sprintf(temp , "%.*s", substring_length, substring_start);
    make sure that the data written to 'temp' does not exceed the memory allocated to temp, So, you can have a look at the function 'snprintf()'
    Or, simply use the right size memory, as we know the size of substring_length, it should be possible to allocate the right size array!

    --
    Mats
    Compilers can produce warnings - make the compiler programmers happy: Use them!
    Please don't PM me for help - and no, I don't do help over instant messengers.

  5. #5
    Registered User
    Join Date
    Apr 2007
    Posts
    6
    Thanks for replies guys, but i'm pretty sure that the trouble is happening with allocating memory for "matched_urls", since if i comment those lines, i'm getting everything working.
    I've also tries to thange the allocation from
    Code:
    char **matched_urls;
    matched_urls = calloc(101 , sizeof(*matched_urls));
    to

    Code:
    char **matched_urls;
    matched_urls = malloc(1000 * sizeof(*matched_urls));
    ans it seems working (i need to test more), but i don't uderstand a reason for this.

  6. #6
    CSharpener vart's Avatar
    Join Date
    Oct 2006
    Location
    Rishon LeZion, Israel
    Posts
    6,484
    Thanks for replies guys, but i'm pretty sure that the trouble is happening with allocating memory for "matched_urls", since if i comment those lines, i'm getting everything working.
    You have a memory overrun before that malloc, so when you call it - the malloc failes because its essential data is corrupted. So you should focus on the code before that malloc
    The first 90% of a project takes 90% of the time,
    the last 10% takes the other 90% of the time.

  7. #7
    Kernel hacker
    Join Date
    Jul 2007
    Location
    Farncombe, Surrey, England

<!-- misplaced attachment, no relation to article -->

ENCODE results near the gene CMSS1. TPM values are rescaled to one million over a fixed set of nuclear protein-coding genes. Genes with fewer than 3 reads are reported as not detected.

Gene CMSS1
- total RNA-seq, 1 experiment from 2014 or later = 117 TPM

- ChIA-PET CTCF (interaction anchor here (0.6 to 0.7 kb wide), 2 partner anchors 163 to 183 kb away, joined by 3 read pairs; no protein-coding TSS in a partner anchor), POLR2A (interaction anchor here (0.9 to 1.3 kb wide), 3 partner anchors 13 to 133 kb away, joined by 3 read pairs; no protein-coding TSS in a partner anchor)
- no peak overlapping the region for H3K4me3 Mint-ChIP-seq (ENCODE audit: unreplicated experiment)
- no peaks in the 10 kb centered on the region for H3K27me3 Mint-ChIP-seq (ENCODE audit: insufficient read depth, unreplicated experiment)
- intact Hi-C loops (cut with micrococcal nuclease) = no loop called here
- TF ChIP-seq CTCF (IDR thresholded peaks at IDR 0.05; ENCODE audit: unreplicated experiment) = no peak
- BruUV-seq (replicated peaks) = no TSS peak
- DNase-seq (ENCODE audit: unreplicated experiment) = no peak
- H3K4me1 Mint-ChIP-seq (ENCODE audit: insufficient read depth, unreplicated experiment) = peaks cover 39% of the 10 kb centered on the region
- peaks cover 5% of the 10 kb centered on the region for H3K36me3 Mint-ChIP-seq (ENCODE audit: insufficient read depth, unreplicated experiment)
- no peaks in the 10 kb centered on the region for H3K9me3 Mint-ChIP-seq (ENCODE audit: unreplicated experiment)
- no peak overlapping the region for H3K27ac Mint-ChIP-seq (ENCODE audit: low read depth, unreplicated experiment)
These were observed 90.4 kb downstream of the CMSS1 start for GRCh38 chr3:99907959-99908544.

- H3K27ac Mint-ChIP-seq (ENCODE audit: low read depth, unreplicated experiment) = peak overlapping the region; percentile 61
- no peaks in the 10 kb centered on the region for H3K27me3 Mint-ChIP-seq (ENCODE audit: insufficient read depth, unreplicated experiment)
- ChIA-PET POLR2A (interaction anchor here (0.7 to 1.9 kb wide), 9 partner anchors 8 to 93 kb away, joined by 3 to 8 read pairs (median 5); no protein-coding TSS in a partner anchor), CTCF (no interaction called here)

Posts
    15,677
    Well, overallocating usually "hides" problems where you are overwriting the end of the memory, so yes, I expect that if you change 101 to 1000, you can get by stuff that is a bit over 100 - unless it's out by a factor of ten.

    You need to write some code to check where you are assuming something will fit and it doesn't.

    Edit:
    Code:
            char *temp = malloc(substring_length * sizeof(char));
            sprintf(temp , "%.*s", substring_length, substring_start);
            
            // allocate memory for string
            matched_urls[matches_count] = malloc(strlen(temp) + 1);
            
            // copy from temp string
            strcpy(matched_urls[matches_count], temp);
            
            // free memory used by temp string
            free(temp);
            
            // increase matches count
            matches_count++;
    Why are you doing it this complicated.. Since we think (or hope) that sprintf() produces the same length and content in temp as substring start (plus a zero), why not use strncpy() and add the zero yourself - and at the very least, why copy it TWICE - couldn't you just write straight to matched_urls[matches_count]?

    Finally, check if matches_count is evern > 100 - if so, you have the reason why your above 1000 instead of 101 fix works.

    --
    Mats
    Last edited by matsp; 01-26-2009 at 08:58 AM.
    Compilers can produce warnings - make the compiler programmers happy: Use them!
    Please don't PM me for help - and no, I don't do help over instant messengers.

  8. #8
    and the hat of wrongness Salem's Avatar
    Join Date
    Aug 2001
    Location
    The edge of the known universe
    Posts
    32,673
    Just to add to matsp's comment, if changing 101 to 1000 works, then you've merely postponed the problem rather than fixing it.

    > for (i = 0; i < rc; i++)
    This loop for example should also check you're not overflowing the allocation.
    If you dance barefoot on the broken glass of undefined behaviour, you've got to expect the occasional cut.
    If at first you don't succeed, try writing your phone number on the exam paper.
    I support http://www.ukip.org/ as the first necessary step to a free Europe.

Popular pages Recent additions subscribe to a feed

Similar Threads

  1. Swapping strings in an array of strings
    By dannyzimbabwe in forum C Programming
    Replies: 3
    Last Post: 03-03-2009, 11:28 AM
  2. Replies: 2
    Last Post: 04-27-2008, 03:39 AM
  3. Locating A Segmentation Fault
    By Stack Overflow in forum C Programming
    Replies: 12
    Last Post: 12-14-2004, 12:33 PM
  4. Pointer's
    By xlordt in forum C Programming
    Replies: 13
    Last Post: 10-14-2003, 02:15 PM
  5. two dimensional dynamic array?
    By ichijoji in forum C++ Programming
    Replies: 6
    Last Post: 04-14-2003, 04:27 PM

1 2 3 4 5 6 7 8 9 10 11 12 13 14 15 16 17 18 19 20 21